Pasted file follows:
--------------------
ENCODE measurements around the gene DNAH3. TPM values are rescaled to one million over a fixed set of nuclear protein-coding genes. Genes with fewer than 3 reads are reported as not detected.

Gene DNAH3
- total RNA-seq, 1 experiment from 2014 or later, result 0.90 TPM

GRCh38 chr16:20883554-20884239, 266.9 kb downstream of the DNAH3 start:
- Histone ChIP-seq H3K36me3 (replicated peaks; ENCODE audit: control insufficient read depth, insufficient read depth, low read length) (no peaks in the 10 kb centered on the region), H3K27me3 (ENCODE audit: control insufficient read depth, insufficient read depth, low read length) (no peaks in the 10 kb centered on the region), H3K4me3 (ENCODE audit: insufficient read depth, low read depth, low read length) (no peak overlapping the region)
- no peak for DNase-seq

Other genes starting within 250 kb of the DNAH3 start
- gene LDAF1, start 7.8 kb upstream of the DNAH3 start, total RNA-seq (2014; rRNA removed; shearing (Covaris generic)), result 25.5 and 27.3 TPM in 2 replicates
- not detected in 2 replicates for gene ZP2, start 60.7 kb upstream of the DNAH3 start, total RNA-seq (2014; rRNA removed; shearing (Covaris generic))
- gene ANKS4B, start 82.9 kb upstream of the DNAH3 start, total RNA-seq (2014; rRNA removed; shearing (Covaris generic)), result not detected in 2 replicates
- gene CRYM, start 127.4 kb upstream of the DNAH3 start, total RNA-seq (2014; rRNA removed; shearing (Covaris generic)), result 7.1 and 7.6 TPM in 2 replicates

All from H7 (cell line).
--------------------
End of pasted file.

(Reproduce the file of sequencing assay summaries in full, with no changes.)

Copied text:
ENCODE measurements around the gene DNAH3. TPM values are rescaled to one million over a fixed set of nuclear protein-coding genes. Genes with fewer than 3 reads are reported as not detected.

Gene DNAH3
- total RNA-seq, 1 experiment from 2014 or later, result 0.90 TPM

GRCh38 chr16:20883554-20884239, 266.9 kb downstream of the DNAH3 start:
- Histone ChIP-seq H3K36me3 (replicated peaks; ENCODE audit: control insufficient read depth, insufficient read depth, low read length) (no peaks in the 10 kb centered on the region), H3K27me3 (ENCODE audit: control insufficient read depth, insufficient read depth, low read length) (no peaks in the 10 kb centered on the region), H3K4me3 (ENCODE audit: insufficient read depth, low read depth, low read length) (no peak overlapping the region)
- no peak for DNase-seq

Other genes starting within 250 kb of the DNAH3 start
- gene LDAF1, start 7.8 kb upstream of the DNAH3 start, total RNA-seq (2014; rRNA removed; shearing (Covaris generic)), result 25.5 and 27.3 TPM in 2 replicates
- not detected in 2 replicates for gene ZP2, start 60.7 kb upstream of the DNAH3 start, total RNA-seq (2014; rRNA removed; shearing (Covaris generic))
- gene ANKS4B, start 82.9 kb upstream of the DNAH3 start, total RNA-seq (2014; rRNA removed; shearing (Covaris generic)), result not detected in 2 replicates
- gene CRYM, start 127.4 kb upstream of the DNAH3 start, total RNA-seq (2014; rRNA removed; shearing (Covaris generic)), result 7.1 and 7.6 TPM in 2 replicates

All from H7 (cell line).